- Tea grown carefully in the shade by "Tana" (not "Jikagise"). With the "Jikagise" method, the tea plants are directly covered with a type of black fabric. "Tana" is not covering the tea tree directly but building a canopy.
- At processing, the tea must not be heavily steamed. However, farmers tend to steam tea leaves for Gyokuro more heavily to produce tea with a deep, smooth taste and vivid green color. Such Gyokuro can not be aged well.
Tea leaves meeting the above criteria are just a small portion of the highest quality tea leaves harvested in Uji, Kyoto. Tea leaves that do not meet these criteria just deteriorate when aged.

However, even with the correct type of tea leaves, it is not an easy task to properly age green tea.
Tea leaves are usually packaged in aluminum foil bags filled with nitrogen in order to keep fresh flavor through the year. And they are stored in a special refrigerator.
To create Kuradashi Gyokuro, the green tea must be allowed to "breathe". Over a period of time, the oxygen has an effect on the green tea which creates the enriched flavor. If the tea is aged by an inappropriate procedure or inappropriate type tea is aged, it will simply deteriorate.
In order to age and enrich well, tea leaves need air, oxygen. Though we put tea leaves in a foil bag, we don't seal the bag. The tea is carefully placed in a traditional wooden box (like below picture) in the special refrigerator. To enrich, the temperature in the refrigerator also should not be too cold. The air circulates in the bag, wooden box, and the refrigerator, allowing a flow of oxygen to constantly mix with the tea. In this way, the tea leaves are allowed to breathe over time.
However, because the bag is not sealed, and the temperature in the refrigerator is not so cold, tea leaves can easily deteriorate by absorbing moisture or odor. Therefore we always pay the closest attention to the tea leaves to ensure their perfection.

As above, it is not easy to enrich Gyokuro well, so many wholesalers and retailers these days are not willing to accept risks in order to enrich Gyokuro. However, the enriched flavor and subtle noble aroma and sweetness of Kuradashi Gyokuro are more than someone can dream. Would you enjoy it once?

Shaded from sunlight by way of 'Tana' before harvest

Shaded from sunlight by way of 'Jikagise' before harvest

Processing factory using traditional machines

Tea leaves processed for Kuradashi Gyokuro by traditional way

Kurashi teas put in wooden box are enriched in the special cold storage chamber.

Enriched Kurashi tea just taken out from the storage chamber

Kuchikiri no Gi ceremony (Oct. 6)

Though today some Gyokuro lovers enjoy newly harvested Gyokuro, it is the traditional wisdom that Matcha and Gyokuro generally gain an enriched flavor and sweetness over time, and are best some months after harvest.

In the Japanese tea ceremony, even today people celebrate aged Matcha in the ceremony called Kuchikiri no Gi every autumn. Kuchikiri no Gi means the ceremony of opening a special jar of tea. Matcha and Gyokuro used to be placed in a tea jar. This tea jar was then sealed and stored in a cool place like the top of a high mountain or in the ground after harvest until autumn. People would first enjoy that year's Matcha and Gyokuro in the autumn after the Kuchikiri no Gi ceremony. And it was said that when the jar lid first opened in autumn, the marvelous fragrant smell was savored. It was said that the smell was so amazing that there were no words to describe it, and it had to be experienced firsthand.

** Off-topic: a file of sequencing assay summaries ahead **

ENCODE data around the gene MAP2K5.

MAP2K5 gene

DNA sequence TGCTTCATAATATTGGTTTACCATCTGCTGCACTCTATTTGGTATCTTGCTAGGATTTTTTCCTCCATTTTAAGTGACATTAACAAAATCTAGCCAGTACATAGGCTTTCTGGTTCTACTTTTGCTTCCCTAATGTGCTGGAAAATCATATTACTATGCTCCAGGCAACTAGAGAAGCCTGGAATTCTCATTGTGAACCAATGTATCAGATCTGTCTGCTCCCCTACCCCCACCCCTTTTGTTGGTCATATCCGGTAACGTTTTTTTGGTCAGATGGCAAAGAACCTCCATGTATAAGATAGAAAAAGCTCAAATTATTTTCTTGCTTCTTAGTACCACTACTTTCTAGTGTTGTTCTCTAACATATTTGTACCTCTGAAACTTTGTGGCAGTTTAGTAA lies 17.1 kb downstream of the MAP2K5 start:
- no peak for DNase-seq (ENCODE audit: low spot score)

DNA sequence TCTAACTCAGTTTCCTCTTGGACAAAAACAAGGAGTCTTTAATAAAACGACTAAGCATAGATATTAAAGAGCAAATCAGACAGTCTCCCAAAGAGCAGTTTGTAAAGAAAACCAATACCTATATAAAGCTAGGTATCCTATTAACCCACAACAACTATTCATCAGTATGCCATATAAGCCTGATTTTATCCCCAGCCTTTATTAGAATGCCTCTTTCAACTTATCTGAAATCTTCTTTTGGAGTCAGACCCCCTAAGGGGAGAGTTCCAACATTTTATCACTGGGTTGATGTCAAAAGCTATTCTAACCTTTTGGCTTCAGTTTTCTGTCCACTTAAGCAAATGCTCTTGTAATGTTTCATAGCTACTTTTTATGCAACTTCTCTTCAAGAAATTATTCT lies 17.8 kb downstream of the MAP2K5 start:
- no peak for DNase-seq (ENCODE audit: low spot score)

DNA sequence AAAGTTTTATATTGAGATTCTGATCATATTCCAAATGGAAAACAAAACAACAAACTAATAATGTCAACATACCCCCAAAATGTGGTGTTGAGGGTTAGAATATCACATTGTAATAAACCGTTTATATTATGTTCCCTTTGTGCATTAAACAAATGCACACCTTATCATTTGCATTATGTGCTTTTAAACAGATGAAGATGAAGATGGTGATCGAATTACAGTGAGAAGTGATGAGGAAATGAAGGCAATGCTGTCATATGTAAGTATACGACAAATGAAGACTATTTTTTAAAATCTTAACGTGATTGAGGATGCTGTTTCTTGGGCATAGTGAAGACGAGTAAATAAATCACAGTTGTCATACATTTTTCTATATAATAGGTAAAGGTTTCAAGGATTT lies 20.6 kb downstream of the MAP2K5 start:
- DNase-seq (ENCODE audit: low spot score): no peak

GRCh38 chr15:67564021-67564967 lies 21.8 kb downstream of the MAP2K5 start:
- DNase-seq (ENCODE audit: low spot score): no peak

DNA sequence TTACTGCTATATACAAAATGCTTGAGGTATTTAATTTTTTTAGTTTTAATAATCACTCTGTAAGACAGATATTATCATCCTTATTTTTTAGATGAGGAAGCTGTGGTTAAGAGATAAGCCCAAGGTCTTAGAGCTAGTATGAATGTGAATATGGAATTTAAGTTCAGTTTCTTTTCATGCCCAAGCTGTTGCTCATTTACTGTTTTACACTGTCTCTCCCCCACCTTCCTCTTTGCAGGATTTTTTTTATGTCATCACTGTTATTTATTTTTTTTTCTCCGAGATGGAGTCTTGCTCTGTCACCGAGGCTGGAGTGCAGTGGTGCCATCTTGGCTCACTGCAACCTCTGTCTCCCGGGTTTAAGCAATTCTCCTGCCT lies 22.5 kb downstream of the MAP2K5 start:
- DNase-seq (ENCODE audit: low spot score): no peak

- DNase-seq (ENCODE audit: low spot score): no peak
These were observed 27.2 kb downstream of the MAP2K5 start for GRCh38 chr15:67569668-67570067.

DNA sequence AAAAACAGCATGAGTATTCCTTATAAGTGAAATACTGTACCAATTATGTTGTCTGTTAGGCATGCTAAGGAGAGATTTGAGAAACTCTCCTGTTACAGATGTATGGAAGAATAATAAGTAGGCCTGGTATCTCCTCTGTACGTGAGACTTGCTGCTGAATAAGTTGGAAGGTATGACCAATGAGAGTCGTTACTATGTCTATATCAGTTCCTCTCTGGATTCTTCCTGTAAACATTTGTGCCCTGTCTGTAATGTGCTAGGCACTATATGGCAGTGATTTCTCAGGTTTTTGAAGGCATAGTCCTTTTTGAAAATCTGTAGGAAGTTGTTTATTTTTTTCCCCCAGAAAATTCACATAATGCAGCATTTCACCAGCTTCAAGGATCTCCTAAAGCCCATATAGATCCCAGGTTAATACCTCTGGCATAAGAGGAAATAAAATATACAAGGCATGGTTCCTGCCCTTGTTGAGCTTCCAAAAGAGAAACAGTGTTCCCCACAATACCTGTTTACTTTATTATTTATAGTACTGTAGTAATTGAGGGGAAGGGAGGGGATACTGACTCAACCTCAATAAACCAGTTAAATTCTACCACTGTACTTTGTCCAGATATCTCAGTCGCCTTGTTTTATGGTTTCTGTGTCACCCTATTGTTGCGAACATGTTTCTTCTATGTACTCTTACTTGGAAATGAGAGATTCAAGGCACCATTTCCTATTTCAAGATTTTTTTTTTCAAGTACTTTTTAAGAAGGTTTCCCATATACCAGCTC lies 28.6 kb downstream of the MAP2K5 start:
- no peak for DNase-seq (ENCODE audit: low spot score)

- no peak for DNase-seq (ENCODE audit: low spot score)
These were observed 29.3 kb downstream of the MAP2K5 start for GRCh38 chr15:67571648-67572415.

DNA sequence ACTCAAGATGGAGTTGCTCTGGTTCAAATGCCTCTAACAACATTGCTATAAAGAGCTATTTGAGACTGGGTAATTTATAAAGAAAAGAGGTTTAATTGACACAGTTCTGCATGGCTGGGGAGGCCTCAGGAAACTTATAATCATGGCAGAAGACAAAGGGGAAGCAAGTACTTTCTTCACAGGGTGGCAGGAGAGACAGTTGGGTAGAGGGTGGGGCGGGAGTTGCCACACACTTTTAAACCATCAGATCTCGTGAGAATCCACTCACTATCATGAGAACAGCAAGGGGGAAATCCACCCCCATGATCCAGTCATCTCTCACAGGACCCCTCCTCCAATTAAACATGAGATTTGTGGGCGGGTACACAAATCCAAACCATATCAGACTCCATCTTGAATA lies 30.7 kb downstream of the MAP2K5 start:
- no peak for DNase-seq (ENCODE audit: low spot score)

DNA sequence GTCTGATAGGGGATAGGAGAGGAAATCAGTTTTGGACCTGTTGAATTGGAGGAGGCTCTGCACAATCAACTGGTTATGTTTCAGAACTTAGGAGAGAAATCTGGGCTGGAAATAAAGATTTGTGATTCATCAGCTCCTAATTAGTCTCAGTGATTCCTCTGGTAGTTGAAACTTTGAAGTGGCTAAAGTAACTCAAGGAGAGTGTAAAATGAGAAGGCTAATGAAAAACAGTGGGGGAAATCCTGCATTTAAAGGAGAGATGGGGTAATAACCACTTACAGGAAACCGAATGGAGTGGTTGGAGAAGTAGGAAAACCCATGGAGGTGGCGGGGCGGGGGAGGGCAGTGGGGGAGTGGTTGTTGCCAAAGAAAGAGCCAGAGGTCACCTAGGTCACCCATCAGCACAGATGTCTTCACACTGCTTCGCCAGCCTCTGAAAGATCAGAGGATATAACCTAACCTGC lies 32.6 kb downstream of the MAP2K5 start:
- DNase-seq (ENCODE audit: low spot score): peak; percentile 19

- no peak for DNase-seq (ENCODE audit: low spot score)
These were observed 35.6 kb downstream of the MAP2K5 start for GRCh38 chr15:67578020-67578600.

Today the Kuchikiri no Gi ceremony is still held by the local tea industry and a school of Teaism at Kosho Temple in Uji on the first Sunday of October every year in order to honor the forerunners who contributed to developing Japanese tea culture.

The ceremony is thus followed:
- Water is gathered by ladle from the river at Uji Bridge in the way of Hideyoshi Toyotomi, kanpaku (powerful ruler) in Japan, who supported Rikyu Sen to indurate Teaism. He always used the water from Uji Bridge every day in order to prepare his Matcha.
- The water is solemnly and mindfully carried to Kosho Temple.
- The tea jar which was filled with tea leaves and sealed in the harvest season is opened according to traditional procedure.
- Matcha is prepared by the present head of the school of Teaism.
- A bowl of Matcha is offered before the tablet of the ancestors who contributed to developing Japanese tea culture.

Kosho Temple

The tea jar

Water gathered from the Uji river

Opening the tea jar

Grinding tencha into matcha

Prepared matcha by the present head of the school of Teaism

Offered matcha before the tablet of the ancestors


Traditional stone mill turned by hand

Coming of Autumn and Kuradashi Tea (Around Sep. 27)

The mornings and evenings are now getting cool here in Ujitawara, Kyoto. Summer flowers have finished blooming and autumn flowers are beginning to appear. The seven autumn wild flowers, loved by tea masters for generations, are blooming. Autumn fruit trees such as persimmon are starting to produce green fruits that will soon ripen to a beautiful orange color, a symbol of autumn.
Major insects at our tea farms have been changing too. Summer insects such as spider, ladybird, mantis, and so on, decreased sharply in number, while autumn insects such as red dragonfly and brown locust have made their appearance.